Such initiatives reflect how transaction banks in Singapore are exploring a number of areas of innovation to support their treasury clients. Deutsche Bank’s Shah comments on how other fintech trends in Singapore have a bearing on what treasury innovation looks like. “Buy Now Pay Later is a trend that is particularly hot right now in Singapore,” says Shah, and is relevant to corporates that sell directly to consumers. Companies that do not have this firmly embedded into their payments and collections may face challenges in getting it off the ground, he says.

Also, embedded finance – a trend that O’Verma at Citi also identified – is becoming more relevant and enables non-financial companies to offer financial products. Shah gives the example of a ride-hailing app making it possible to book a journey and an insurance policy at the same time. The insurance lasts for the duration of the journey and could cost as little as 30 cents, for example.

Deutsche Bank has a number of large digitally-native companies among its clients. In developing solutions that support the needs of these innovative companies, the bank is able to feed the latest trends back into the product development for its clients in more traditional industries, such as manufacturing. This is a way of “bringing the new economy back to the old economy”, says Shah.

Linking new innovations and bringing it into traditional institutions is always a challenge, and Standard Chartered has developed a way to experiment with the latest technologies in a way that is unencumbered by the legacy processes, systems – and thinking – of the traditional bank.

SC Ventures, as the innovation unit of Standard Chartered, is run independently from the main bank and this means that it can innovate more efficiently, explains Harald Eltvedt, SC Ventures’ incubation lead. It develops solutions on its own and has also collaborated with corporate clients.

In a sense, SC Ventures is able to prototype some elements of what the transaction bank of the future might look like. Eltvedt comments that at SC Ventures they are experimenting with business models – sometimes by themselves, sometimes with partners – and the main bank benefits because they are able to innovate in a more agile way.

As it innovates, Standard Chartered has an eye on the potential future needs of its clients in both the physical and the virtual worlds: “We see ourselves as the bank of the metaverse,” he says. He explains that the bank is preparing itself so that it can be relevant in this future. Although no one knows what the metaverse will actually look like, SC Ventures has six principles – or high conviction themes – to guide it through its innovation. These are focused on being a digital bank; e-commerce; supporting SMEs; digital assets and tokenisation services; capability as a service; and sustainability and inclusion.

Eltvedt comments that the digital bank is about providing a digital banking platform – that enables others to plug in via APIs – that can support the “online, mobile-first, instant-gratification world that we’re now in”.

With the online commerce and payment solutions, Eltvedt says, “It might seem late in the game, but it is really needed. We actually saw during the pandemic the migration to online commerce accelerated – particularly in emerging markets where there was a transition to online banking and online payments at a much greater pace than other economies,” says Eltvedt.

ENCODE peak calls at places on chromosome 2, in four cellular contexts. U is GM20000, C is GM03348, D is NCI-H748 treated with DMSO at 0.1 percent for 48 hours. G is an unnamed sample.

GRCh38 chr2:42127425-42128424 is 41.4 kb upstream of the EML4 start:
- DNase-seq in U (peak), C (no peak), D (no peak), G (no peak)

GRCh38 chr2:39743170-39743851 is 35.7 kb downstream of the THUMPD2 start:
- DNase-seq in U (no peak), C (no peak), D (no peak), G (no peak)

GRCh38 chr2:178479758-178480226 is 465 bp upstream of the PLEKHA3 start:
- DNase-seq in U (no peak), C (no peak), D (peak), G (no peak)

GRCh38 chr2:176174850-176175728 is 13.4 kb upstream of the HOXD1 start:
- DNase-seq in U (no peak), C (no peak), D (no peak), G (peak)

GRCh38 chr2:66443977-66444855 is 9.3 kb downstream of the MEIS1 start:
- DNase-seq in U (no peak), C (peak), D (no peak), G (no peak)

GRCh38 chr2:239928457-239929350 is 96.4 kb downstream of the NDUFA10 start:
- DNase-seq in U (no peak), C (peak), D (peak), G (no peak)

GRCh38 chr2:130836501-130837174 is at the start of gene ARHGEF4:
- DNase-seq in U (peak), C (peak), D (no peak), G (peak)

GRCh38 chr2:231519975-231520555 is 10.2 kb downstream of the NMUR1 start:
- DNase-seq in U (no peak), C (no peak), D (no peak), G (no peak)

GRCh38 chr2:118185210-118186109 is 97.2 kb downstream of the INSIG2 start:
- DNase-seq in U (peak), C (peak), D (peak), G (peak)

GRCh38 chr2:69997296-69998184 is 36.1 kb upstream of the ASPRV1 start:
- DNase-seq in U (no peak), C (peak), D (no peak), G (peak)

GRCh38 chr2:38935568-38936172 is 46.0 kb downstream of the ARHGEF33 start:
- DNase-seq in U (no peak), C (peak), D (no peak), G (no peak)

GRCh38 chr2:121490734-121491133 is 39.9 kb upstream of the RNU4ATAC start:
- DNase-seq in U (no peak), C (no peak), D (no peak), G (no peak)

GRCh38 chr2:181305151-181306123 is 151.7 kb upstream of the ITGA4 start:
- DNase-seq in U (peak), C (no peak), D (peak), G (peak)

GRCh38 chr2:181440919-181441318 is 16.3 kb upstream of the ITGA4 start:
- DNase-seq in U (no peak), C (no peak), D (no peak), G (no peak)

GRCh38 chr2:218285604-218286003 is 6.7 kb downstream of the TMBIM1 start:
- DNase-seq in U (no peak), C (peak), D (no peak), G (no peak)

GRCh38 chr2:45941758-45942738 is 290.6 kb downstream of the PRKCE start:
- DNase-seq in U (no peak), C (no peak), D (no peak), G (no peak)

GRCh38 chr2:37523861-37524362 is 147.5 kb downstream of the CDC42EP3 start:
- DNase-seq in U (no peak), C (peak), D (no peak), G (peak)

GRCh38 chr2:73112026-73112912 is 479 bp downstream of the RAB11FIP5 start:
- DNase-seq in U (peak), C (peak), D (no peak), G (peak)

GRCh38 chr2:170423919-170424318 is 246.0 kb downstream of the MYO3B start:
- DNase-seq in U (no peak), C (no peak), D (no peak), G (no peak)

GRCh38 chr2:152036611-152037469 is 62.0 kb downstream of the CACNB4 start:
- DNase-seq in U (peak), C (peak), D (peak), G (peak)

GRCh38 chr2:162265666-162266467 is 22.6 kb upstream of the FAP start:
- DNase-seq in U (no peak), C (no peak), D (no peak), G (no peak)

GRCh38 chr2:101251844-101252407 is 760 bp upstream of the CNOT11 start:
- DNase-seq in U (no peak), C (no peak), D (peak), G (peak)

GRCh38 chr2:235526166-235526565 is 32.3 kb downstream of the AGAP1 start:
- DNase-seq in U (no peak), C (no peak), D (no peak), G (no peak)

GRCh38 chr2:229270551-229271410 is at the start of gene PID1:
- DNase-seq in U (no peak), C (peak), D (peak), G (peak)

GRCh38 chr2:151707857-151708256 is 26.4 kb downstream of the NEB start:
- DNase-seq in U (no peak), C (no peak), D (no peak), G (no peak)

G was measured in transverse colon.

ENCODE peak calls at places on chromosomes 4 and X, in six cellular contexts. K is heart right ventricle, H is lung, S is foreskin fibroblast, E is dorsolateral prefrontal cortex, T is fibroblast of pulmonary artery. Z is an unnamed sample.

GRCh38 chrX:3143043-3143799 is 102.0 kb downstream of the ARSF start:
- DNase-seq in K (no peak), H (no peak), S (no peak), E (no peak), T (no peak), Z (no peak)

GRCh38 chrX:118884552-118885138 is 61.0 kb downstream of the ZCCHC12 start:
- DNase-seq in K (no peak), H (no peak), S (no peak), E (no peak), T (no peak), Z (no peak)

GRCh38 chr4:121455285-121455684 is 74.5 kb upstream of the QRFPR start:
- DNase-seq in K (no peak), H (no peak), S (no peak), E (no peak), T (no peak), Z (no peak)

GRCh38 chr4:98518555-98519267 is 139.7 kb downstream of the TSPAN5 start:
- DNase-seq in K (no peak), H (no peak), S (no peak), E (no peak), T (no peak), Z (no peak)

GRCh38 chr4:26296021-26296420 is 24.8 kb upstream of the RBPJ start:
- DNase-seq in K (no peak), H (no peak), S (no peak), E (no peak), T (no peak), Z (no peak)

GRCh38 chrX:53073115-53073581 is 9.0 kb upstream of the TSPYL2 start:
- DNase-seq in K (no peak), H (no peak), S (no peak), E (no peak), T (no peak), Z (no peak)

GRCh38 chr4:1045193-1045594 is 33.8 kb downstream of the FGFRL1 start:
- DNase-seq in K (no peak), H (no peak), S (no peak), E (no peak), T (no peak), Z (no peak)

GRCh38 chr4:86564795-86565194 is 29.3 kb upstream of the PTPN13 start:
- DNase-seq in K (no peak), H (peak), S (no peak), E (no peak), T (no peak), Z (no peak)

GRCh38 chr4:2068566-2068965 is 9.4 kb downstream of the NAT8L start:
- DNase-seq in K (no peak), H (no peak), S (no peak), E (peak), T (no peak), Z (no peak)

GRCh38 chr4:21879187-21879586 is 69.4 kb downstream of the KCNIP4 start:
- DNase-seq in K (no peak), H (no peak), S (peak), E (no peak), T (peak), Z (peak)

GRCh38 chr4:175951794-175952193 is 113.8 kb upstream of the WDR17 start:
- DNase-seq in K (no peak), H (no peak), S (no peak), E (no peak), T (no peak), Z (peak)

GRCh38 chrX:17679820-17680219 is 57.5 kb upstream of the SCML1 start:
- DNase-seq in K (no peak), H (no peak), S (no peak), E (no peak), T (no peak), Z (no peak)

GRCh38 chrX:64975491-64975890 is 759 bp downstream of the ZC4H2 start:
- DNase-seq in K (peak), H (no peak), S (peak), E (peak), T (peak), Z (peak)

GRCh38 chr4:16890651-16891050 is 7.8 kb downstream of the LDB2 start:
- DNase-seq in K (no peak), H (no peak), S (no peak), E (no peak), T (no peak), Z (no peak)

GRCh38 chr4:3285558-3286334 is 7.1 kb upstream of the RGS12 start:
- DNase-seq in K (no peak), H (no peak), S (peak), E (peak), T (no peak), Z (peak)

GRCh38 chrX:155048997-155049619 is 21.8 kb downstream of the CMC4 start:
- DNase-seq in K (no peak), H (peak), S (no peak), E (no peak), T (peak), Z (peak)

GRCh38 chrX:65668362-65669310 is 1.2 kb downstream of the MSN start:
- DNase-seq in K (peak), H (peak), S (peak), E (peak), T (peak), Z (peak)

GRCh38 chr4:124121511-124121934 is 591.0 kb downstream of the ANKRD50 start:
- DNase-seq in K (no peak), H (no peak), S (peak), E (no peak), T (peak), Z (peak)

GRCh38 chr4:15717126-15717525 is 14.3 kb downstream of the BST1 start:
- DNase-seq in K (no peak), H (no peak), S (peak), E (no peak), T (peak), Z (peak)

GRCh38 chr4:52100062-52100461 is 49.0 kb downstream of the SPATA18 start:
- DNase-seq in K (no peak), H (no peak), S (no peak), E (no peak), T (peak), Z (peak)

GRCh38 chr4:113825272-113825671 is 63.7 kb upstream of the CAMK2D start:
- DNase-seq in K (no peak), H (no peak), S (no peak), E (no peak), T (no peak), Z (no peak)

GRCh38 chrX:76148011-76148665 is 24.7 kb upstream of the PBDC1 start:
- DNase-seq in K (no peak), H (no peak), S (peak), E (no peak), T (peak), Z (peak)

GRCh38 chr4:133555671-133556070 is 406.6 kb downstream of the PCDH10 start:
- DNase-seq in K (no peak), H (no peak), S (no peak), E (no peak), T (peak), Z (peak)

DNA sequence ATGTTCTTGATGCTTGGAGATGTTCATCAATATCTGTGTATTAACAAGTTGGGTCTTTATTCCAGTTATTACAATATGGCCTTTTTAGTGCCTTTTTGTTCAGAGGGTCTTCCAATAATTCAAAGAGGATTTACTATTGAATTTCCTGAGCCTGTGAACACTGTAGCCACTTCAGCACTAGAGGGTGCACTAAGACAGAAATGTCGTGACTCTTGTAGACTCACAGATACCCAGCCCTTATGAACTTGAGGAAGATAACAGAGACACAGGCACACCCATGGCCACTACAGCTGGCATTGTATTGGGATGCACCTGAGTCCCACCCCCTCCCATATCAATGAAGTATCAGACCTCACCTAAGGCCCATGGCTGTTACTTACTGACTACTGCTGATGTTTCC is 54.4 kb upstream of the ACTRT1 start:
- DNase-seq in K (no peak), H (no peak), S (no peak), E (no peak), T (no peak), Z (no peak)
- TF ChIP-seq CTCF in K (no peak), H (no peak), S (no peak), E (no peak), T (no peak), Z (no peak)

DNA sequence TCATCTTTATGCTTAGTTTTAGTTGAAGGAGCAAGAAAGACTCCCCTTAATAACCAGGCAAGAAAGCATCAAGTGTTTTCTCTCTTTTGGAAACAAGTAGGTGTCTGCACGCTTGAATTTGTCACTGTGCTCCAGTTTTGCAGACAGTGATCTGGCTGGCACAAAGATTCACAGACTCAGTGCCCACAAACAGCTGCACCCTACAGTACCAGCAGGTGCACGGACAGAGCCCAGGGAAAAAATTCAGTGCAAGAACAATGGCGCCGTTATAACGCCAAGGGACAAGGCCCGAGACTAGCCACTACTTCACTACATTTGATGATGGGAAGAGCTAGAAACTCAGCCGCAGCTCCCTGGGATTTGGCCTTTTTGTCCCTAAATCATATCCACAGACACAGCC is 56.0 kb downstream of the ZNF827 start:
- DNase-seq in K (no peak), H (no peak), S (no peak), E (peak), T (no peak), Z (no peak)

One successful venture to come out of SC Ventures is Zodia Custody, which provides custody for crypto assets and enables institutional investors to securely invest in this new asset class. And on the trade side, SC Ventures invested in Linklogis, a Chinese supply chain finance technology company, which launched an initial public offering (IPO) in January 2020. They also formed a joint venture to create Olea, a digital trade finance origination and distribution platform. Eltvedt explains this platform puts suppliers, who are mostly in China and Southeast Asia, in touch with institutional investors anywhere in the world. “Blockchain can track the securities that are being created and where the investment is going,” he says. “It tracks everything in a visible and authenticated way, and creates more transparency between suppliers and potential investors.”

And when it comes to capability-as-a-service, SC Ventures has developed Standard Chartered nexus, a white label solution that allows other organisations – including corporates – to use its infrastructure. “We have an institution that has been around for a long time – there are certain things we know how to do well,” he says. Through open banking, and a ‘plug and play’ model, “We provide our capabilities to other players so they can manage their own system, their own lifecycle and they do not have to do the governance and all the security themselves,” he says.

SC Ventures is currently testing a use case for this in Indonesia, Eltvedt explains. When asked what kind of company would want to use Standard Chartered’s software-as-a-service in this way, he says that it could be a company that wants to transition to online commerce and manage the transactions itself and run its own loyalty programmes, for example.

With such a hotbed of innovation on its doorstep, treasurers in Singapore have a wealth of options to explore and apply, as well as the opportunity to explore what the treasury of the future will look like. And, if they are lucky, they might also have a nice view of the ships from their window.

All our content is free, just register below

As we move to a new and improved digital platform all users need to create a new account. This is very simple and should only take a moment.

Already have an account? Sign In

Already a member? Sign In

This website uses cookies and asks for your personal data to enhance your browsing experience.